Eating is a part of life, and avoiding certain foods became increasingly hard to deal with. For example, when Lindsay was 7 years old she was a Girl Scout and needed to sell cookies that she could not even eat. And at church, she isn't able to take communion if we don't have the right bread to substitute.
Eating dictates everything we do as a family.
Food allergies are incredibly dangerous when eating away from home. A trace amount can be found anywhere. For example, one server didn't wash his hands after touching cream cheese and picked up Lindsay's egg-, dairy-, and-nut free bagel to put it in the bag. Another time, a server mistakenly put a nut-contaminated vitamin supplement into her fruit shake. Both accidental exposures required 911 calls and ambulance teams to get her safely to the hospital.
We have a few restaurants that we feel safe visiting, as the chef and entire team are aware of Lindsay’s allergies and are vigilant. But for the most part, we don't go out to eat with Lindsay for fear of a food containing an allergen we cannot see.
Eating dictates everything we do as a family. Traveling has been the hardest part of living with food allergies. I have spent a decade pre-boarding planes to wipe down Lindsay’s seat and surrounding areas to clean off potential allergens. I have pleaded with countless airline teams to make announcements and to not serve nuts on the plane. There is nothing scarier than the thought of anaphylaxis at 30,000 feet. And we've only stayed in hotels with kitchens so we can make all of her food.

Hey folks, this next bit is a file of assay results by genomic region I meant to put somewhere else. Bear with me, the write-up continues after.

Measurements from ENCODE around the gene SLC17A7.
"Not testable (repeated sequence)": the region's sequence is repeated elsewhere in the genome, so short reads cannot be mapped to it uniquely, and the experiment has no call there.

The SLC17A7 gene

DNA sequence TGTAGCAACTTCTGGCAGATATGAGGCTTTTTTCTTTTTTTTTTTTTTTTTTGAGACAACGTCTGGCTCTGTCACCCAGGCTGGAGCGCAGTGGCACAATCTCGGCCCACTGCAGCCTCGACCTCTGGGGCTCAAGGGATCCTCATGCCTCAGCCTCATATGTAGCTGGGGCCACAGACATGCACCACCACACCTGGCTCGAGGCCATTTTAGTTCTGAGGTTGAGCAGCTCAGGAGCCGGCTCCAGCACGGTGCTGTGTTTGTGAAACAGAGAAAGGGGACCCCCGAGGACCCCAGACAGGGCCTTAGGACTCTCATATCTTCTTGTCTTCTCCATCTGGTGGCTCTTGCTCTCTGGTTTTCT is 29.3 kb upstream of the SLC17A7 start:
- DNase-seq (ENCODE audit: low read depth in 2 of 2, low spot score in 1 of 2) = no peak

But most of all, I want to make sure that Lindsay isn't defined by her food allergies.
Lindsay dove (literally) into gymnastics six years ago. She joined a gym that embraced her food allergies and did everything possible to keep her safe. Now 12 years old, Lindsay spends 15 hours a week practicing and competing. Lindsay is a gymnast who happens to have food allergies. She is not the “allergic kid” in the corner.
These days, I'm also focused on finding a cure. Diagnosed food allergies are an epidemic affecting 1 in 12 children in the United States and that rate is doubling approximately every 10 years.
Two years ago I met Elise Bates at a local food allergy meeting. Not only did Elise share my passion to find a cure because of her own daughter's life-threatening allergies, but she also had a vision of how to make a difference. Within a year, our families founded End Allergies Together, Inc. (EAT), a nonprofit organization solely dedicated to funding food allergy research.
EAT is committed to finding a cure for food allergies by directly funding the researchers who strive to find new treatments and solutions for this growing epidemic. EAT was founded on the premise that everyone’s contribution, big or small, is crucial. If we all do something small, collectively we can do something extraordinary.
Our hope and dream is that someday Lindsay will be able to live a life where she can just eat.
In the meantime, we are grateful for her friends, family, coaches, and teachers who keep her safe every day. And for the researchers who dedicate their careers to helping find a cure.